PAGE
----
How One Average Couple Paid for 7 Days in Hawaii — In Cash
Think you can’t afford a vacation? Think again. One woman bought herself and her husband seven days in sunny Hawaii, all by stuffing five-dollar bills into her sock drawer.
The woman in question, as explained in this post on Babble.com, co-owned a business with her husband. They worked long hours, had lots of bills to pay and weren’t really in a position to take a tropical vacation — until she got creative.
For months, she literally “socked away” $5 at a time without her husband’s knowledge. When she had change, it went into the sock drawer. She’d grab a five-dollar bill from her husband’s wallet under the guise of needing something small, then stash it away. Soon enough, she had enough saved up to treat both of them to a seven-day Hawaiian vacation.
It’s a cool story, but what’s even cooler? You can do the same thing yourself.
Here’s what you can learn from this woman’s example to save up for your own dream vacation — or another big savings goal.
For many people, saving up for a big purchase is intimidating. When the woman in the story told her husband she was thinking of taking a trip to Hawaii, his immediate response was, “I really don’t think we can afford to go.”
But she didn’t look at the big total number; she looked at what she could do, every day, to get them there. A few dollars here and a few dollars there might not seem like much, but it was the amount that was doable for them — and it quickly added up.
Never discount a financial goal because it seems out of reach. Instead, think about what you can do to make it reachable for you.
Take Your Goals Seriously
When the woman shared her secret savings strategy with a friend, that friend laughed at how silly it seemed. And there is something inherently amusing about the idea of someone squirreling away small bills in their bedroom like they’re hiding their life savings under the mattress.
But who was laughing when the woman was lounging on the beach for seven glorious, stress-free days?
Whatever you need to do to make your financial dreams come true, don’t be ashamed to do it. The end goal is what matters, even if your means of getting there seem a little unconventional. (Like this idea? Click to tweet it!)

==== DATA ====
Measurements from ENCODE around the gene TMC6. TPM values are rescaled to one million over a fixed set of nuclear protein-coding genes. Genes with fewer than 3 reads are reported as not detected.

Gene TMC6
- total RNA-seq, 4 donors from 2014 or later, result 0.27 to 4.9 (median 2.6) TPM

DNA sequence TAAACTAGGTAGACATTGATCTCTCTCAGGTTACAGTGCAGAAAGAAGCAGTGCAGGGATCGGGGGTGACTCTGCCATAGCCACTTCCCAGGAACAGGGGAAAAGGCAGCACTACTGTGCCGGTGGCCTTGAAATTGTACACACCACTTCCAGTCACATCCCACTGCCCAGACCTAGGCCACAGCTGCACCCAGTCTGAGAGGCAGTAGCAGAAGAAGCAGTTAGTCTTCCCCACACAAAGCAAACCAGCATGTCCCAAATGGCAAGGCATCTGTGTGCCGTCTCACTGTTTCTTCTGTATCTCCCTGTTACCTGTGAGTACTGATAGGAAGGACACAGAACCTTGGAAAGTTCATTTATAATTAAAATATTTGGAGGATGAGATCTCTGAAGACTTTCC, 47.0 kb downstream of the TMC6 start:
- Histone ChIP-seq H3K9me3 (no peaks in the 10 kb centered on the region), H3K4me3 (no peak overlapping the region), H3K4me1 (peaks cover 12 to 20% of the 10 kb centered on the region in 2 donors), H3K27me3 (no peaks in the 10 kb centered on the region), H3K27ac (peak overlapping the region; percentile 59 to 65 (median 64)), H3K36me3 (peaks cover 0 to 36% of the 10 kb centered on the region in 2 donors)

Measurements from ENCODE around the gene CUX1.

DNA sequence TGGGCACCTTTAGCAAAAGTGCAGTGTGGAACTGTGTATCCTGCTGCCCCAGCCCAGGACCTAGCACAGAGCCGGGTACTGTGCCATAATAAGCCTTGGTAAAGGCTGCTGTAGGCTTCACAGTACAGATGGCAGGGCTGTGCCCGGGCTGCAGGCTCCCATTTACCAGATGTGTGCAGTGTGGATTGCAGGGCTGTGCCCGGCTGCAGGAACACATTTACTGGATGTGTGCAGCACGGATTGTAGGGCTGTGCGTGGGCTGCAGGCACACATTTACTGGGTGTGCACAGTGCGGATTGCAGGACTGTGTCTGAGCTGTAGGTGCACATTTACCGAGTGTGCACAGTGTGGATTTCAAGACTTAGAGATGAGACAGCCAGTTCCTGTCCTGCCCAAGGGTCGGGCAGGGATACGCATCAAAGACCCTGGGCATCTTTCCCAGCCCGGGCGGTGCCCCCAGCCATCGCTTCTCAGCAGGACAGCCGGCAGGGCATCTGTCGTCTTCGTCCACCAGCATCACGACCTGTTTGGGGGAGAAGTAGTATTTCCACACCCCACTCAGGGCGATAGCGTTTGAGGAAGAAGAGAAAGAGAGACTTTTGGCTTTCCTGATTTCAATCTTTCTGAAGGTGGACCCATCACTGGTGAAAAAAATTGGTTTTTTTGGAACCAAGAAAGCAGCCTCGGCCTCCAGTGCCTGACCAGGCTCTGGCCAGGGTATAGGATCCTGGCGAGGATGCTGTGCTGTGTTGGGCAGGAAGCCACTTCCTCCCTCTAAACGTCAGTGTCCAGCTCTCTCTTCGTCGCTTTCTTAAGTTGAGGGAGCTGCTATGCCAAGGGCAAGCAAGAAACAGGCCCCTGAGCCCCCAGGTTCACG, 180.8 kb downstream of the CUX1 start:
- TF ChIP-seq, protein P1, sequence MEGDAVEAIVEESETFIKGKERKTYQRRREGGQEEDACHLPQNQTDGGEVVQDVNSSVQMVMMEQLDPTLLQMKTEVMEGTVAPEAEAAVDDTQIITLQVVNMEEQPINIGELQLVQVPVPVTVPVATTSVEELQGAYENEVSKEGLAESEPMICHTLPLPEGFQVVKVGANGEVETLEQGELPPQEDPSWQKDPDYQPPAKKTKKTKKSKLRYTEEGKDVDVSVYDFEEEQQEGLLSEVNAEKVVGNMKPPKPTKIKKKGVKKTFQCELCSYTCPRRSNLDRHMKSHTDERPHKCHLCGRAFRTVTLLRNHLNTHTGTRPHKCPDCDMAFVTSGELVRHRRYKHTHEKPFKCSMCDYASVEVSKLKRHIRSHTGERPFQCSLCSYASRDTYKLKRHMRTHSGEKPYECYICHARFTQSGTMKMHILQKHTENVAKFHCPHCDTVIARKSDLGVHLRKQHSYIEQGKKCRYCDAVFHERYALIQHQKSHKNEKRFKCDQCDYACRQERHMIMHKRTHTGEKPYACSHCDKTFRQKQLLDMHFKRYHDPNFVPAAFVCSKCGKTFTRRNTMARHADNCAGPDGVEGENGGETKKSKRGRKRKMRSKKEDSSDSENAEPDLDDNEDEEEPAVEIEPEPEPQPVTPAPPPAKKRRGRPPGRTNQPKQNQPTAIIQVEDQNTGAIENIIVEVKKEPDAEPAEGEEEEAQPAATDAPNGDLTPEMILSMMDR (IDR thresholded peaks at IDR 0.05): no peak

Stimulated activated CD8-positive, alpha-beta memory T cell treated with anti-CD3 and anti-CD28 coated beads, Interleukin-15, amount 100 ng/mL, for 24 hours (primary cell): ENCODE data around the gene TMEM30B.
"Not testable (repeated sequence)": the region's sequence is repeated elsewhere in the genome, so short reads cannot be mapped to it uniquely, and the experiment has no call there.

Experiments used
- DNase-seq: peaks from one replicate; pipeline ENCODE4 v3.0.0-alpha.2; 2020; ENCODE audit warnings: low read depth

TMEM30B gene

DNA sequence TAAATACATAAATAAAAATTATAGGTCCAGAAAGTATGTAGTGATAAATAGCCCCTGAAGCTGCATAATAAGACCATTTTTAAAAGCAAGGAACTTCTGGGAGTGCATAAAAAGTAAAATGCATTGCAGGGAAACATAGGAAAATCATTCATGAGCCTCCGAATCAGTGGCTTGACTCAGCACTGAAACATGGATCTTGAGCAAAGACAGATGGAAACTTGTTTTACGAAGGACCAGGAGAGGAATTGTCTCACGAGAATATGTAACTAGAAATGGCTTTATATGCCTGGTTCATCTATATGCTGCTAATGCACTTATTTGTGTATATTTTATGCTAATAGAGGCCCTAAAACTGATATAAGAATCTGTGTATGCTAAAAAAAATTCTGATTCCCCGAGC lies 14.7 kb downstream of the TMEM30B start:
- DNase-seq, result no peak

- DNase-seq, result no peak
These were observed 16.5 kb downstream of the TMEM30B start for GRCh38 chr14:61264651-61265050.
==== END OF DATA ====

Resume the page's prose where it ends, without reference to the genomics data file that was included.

Trick Yourself into Saving
The woman admitted to the Babble contributor that if she hadn’t taken this unusual approach, she and her husband would probably never have saved up enough for a vacation. It felt like there was always something more “responsible” to do with their cash, especially as business owners focused on investing in their company.
By keeping her plan from her husband, she managed to save up enough to do something nice (and very needed) for them both, without creating a big enough dent in their daily finances for either of them to even notice.
So also tricked herself by not keeping an eagle eye on how much she’d saved up; she just knew the fund was growing, and when the drawer seemed full, she counted it and realized how much she had.
Sometimes we need to get past our own mental blocks in order to save for a personal goal, especially if we’re penny-pinchers not used to doing something for ourselves. If you can come up with a creative way to siphon off a little of your hard-earned cash at a time, like this woman did, you may be surprised to see the results.
Your Turn: How have you saved up for a big financial goal?
Kelly Gurnett is a freelance blogger, writer and editor who runs the blog Cordelia Calls It Quits, where she documents her attempts to rid her life of the things that don’t matter and focus more on the things that do. Follow her on Twitter @CordeliaCallsIt.
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